BANKS across the EU are preparing the toughest possible stress test to prepare for Britain leaving the bloc, a move they fear could spark a severe recession and deliver an 8.3 percent hit to its economy.
The European Banking Authority on Wednesday unveiled the scenarios against which 48 of the largest banks across the 28-member bloc will be tested, with results to be published by early November.
Since 2008 banks around the world have tested their ability to respond to global “worst-case scenario” conditions that include variables like financial crashes, changes of government and the tectonic shifts in global power associated with China’s rise.
The savage economic downturn, it is feared, could lead to a 3.3 percent rise in unemployment.
If there are approximately 333.8 million working-age residents in the EU job losses could feasibly run into the millions.
The EBA said: “The adverse scenario encompasses a wide range of macroeconomic risks that could be associated with Brexit.
“Elements of the baseline scenario already reflect the average of a range of possible outcomes from the United Kingdom’s trading relationship with the European Union.”
In November last year, the Bank of England confirmed that British banks could cope with, and even support the UK through a “hard” Brexit scenario without curbing lending or relying on taxpayers’ support.
David Paton, professor of industrial economics at Nottingham University Business School, member of Economists for Free Trade and Labour Leave, told Express.co.uk at the time that news of the UK financial institutions having passed the “worst-case scenario” stress test showed the economy can survive and thrive in Brexit Britain.
While the UK remains a significant destination for European goods that a “no-deal” Brexit could prove as damaging for the EU as for the UK because cutting the bloc off from the City of London could undermine financial stability on the continent.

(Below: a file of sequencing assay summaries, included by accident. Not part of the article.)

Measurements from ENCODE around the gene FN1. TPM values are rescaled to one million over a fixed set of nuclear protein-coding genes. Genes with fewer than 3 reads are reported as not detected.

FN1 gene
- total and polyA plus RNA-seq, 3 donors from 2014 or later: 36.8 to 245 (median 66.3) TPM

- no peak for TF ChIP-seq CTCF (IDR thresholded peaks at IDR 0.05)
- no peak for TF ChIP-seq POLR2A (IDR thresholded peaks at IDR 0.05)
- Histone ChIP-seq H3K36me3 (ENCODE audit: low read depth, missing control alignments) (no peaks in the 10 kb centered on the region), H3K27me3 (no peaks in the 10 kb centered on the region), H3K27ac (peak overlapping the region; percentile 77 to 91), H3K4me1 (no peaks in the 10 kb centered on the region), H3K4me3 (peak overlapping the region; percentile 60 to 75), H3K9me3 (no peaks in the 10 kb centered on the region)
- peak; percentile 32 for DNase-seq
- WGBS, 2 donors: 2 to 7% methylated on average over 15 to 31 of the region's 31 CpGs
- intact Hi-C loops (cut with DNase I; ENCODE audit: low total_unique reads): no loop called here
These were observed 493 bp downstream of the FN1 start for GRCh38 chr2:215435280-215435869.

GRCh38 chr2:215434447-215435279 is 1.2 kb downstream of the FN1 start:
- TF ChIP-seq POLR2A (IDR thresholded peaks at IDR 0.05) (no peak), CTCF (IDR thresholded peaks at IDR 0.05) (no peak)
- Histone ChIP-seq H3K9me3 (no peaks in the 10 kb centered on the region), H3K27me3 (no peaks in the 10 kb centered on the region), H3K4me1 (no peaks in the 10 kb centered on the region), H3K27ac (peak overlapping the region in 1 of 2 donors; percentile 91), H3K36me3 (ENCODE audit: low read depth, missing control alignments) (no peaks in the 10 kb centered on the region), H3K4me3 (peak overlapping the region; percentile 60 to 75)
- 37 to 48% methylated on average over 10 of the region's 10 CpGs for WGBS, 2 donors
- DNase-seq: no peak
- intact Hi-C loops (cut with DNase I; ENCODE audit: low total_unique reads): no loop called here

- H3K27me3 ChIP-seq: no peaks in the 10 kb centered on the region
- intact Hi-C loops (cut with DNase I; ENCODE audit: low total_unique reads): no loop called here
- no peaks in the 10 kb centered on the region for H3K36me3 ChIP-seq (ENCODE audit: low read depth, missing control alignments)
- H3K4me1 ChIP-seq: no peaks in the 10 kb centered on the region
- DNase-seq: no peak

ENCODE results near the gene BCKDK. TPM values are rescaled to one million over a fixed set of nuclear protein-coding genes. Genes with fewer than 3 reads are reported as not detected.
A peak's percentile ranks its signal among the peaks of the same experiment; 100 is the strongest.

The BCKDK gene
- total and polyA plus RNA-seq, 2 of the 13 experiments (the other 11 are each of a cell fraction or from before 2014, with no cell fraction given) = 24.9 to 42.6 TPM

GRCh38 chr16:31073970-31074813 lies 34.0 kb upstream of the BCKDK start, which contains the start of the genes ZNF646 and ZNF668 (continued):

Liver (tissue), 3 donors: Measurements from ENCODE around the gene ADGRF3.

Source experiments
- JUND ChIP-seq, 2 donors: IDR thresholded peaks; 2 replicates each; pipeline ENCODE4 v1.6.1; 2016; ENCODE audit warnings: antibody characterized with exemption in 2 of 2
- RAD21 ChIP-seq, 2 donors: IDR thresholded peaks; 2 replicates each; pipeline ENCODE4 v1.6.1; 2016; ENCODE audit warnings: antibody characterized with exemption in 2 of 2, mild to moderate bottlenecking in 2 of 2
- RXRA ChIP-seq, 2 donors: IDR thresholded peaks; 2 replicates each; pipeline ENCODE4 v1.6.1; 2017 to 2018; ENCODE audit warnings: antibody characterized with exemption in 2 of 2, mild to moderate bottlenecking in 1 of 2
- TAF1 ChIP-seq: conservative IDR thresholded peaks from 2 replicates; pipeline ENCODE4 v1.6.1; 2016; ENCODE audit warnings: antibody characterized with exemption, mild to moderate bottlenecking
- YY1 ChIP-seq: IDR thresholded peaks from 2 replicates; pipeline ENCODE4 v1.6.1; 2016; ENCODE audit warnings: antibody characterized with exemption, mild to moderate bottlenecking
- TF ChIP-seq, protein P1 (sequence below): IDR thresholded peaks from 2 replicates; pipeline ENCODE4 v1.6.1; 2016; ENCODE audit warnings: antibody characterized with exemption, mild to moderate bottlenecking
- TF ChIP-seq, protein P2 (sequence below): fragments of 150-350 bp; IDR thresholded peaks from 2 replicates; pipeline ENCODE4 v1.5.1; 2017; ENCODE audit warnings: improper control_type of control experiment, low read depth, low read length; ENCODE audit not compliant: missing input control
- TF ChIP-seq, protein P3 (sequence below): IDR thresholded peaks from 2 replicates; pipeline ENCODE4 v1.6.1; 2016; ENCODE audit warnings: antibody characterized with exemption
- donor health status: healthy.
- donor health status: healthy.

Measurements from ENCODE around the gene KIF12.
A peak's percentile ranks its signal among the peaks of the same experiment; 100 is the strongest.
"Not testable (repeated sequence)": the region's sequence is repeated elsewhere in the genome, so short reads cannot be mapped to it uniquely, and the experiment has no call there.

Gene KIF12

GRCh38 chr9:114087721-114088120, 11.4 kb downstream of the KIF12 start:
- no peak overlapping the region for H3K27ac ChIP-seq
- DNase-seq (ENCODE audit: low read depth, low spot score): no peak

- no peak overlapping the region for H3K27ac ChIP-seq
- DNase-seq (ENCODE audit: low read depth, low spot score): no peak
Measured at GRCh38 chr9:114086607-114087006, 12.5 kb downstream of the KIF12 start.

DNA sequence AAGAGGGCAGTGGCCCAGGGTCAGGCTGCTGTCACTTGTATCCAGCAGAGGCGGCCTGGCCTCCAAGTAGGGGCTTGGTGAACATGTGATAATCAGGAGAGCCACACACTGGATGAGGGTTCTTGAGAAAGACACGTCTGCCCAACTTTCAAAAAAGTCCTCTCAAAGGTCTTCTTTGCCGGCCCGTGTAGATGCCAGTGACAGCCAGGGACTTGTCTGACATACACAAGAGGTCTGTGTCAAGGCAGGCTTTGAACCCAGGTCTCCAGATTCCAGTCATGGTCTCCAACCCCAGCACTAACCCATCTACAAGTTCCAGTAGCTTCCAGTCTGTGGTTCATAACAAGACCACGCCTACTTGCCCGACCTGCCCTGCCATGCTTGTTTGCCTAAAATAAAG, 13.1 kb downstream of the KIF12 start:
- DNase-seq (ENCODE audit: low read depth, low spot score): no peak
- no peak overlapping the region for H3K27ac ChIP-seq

While in the early days of negotiation the spotlight has very much been on the supposedly ruinous effects of Brexit on the UK economy, more recently the EU has began to look more closely at how it will cope with the loss of its second-largest economy.
In December the European Investment Bank was accused of quietly planning to grab millions of euros to cover the 16 percent funding hole which will emerge when Britain stops paying into the project.
A senior Commission official warned at the time: “This is a defence manoeuvre because Brexit is looming.”
In January this year a paper from Deloitte warned that 18,000 jobs at German car firms jobs at risk if a price rise scuppered 20 percent of sales.
Richard Gane, director and automotive sector specialist at supply chain firm, Vendigital, told Express.co.uk a hard Brexit, without any transitional arrangement, would leave a significant dent in many EU suppliers’ order books.
He said: “For German car parts makers, currently serving manufacturers in the UK, this outcome could have serious consequences.
“There is a strong likelihood that German car prices will rise after Brexit, especially if there is an end to tariff-free trading.”